Flexibility is defined as the range of motion of a joint. It can be increased and refined through proper stretching exercises. Often the terms flexibility and stretching are used synonymously. However, an athlete can be flexible without stretching and conversely, an athlete can stretch without gaining flexibility. Appropriate flexibility can greatly enhance an athletes’ success.
An individual’s flexibility is a genetic attribute with potential for improvement with training and exercise. Each sport has specific flexibility requirements. The flexibility concerns of the athlete should be two-fold:
Is there sufficient specific flexibility to adequately perform the activities required?
Is the overall flexibility sufficient so as not to place an increased risk for injury?
Some sports, such as gymnastics and figure skating require extensive flexibility for successful participation. Other sports require joint specific flexibility such as track hurdlers need hip flexibility and swimmers need shoulder flexibility.
Flexibility is determined by the bony construction of a joint and the soft tissues surrounding it. Soft tissues include ligaments, joint capsules, muscles and tendons supporting the joints, subcutaneous fat and skin overlying the joint. Joint construction is a factor in the motion permitted. Ball and socket joints like the hip and shoulder allow for the widest range of motion. Hinge joints, such as the fingers permit motion in only one direction. Other joints pivot one bone on another like the radio-ulnar joint at the elbow. The small joints between the spinal vertebrae permit small sliding-type motions individually. Several joints may work together to produce larger motions.
Flexibility can be reduced by a number of factors. If an athlete has had an injury causing scar tissue to develop, range of motion can be inhibited. If the muscles and tendons crossing a joint are tight joint motion is limited. Burns or scarring to the skin over a joint can cause it to lose its elastic properties. Even weight can inhibit motion by two body parts running into each other. For example, a large abdomen hitting the thighs rather than hamstring muscle tightness.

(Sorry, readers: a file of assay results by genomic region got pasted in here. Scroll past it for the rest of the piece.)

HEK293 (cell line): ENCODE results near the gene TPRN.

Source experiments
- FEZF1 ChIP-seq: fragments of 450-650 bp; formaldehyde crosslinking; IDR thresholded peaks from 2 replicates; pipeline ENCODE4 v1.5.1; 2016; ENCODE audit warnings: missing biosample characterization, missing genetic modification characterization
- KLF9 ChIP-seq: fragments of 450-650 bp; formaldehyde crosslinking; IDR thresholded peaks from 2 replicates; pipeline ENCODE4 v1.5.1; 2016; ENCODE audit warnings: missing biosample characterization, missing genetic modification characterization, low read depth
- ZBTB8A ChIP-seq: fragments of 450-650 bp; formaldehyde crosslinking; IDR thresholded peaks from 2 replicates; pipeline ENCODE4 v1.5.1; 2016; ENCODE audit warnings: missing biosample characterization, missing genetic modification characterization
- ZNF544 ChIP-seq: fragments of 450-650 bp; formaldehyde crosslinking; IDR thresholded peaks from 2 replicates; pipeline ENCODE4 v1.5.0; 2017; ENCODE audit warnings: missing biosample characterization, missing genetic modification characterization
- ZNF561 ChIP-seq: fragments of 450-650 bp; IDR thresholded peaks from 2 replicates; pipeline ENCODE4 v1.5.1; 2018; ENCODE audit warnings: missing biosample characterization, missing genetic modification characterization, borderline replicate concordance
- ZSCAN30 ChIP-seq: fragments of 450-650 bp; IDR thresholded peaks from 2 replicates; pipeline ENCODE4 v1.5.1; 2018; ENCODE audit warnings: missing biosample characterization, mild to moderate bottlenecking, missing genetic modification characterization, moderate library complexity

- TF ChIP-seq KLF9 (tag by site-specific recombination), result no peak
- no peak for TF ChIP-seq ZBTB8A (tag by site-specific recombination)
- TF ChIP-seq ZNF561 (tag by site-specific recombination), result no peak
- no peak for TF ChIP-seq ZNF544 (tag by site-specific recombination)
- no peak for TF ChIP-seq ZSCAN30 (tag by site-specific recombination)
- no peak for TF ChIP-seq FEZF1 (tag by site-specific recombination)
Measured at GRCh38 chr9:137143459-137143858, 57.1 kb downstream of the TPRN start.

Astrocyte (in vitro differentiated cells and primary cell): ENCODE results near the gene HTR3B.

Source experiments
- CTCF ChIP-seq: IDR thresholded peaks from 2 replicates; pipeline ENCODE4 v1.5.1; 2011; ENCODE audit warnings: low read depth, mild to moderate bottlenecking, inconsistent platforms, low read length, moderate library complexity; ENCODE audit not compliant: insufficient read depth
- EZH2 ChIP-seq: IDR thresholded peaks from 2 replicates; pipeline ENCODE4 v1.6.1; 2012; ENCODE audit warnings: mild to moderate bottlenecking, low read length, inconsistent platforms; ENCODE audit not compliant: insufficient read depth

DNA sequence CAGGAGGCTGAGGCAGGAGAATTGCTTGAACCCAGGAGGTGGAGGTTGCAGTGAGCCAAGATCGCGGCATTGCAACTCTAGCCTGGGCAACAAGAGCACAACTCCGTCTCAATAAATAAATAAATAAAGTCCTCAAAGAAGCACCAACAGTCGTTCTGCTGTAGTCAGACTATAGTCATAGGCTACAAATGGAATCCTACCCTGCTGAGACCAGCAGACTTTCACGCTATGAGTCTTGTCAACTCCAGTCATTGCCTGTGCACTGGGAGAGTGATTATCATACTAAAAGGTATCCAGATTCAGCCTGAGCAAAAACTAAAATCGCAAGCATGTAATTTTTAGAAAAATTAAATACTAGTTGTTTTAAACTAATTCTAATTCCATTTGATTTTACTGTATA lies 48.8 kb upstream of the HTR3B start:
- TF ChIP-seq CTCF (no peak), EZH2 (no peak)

The following are a few of the most commonly used stretching techniques used to accomplish results and avoid injury.
Static Stretching applies a slow, controlled lengthening force to the muscle until a comfortable stretching sensation is felt. This position should be held for 30 seconds.
Contract – Relax Stretching uses neuromuscular reflexes to stretch more effectively. A muscle is first contracted isometrically, without joint motion for 3-5 seconds then stretched statically for 15-30 seconds. The pattern is repeated 3-5 times and usually requires a partner.
Dynamic Stretching actively and sometimes quickly moves the body part to the end range stretching the desired muscle. Each stretch is held briefly and repeated 5-10 times. This type of stretching mimics the range of motion similar to that during the actual activity.
While some of the stretches are easier to perform than others they all will increase joint range of motion. Stretching must be done in a controlled manner. If a stretching sensation is felt anywhere other than in a muscle or tendon, the position is wrong and needs to be re-evaluated. The goal of stretching to increase flexibility should be to increase the length of muscles and tendons and not stress joints or ligaments.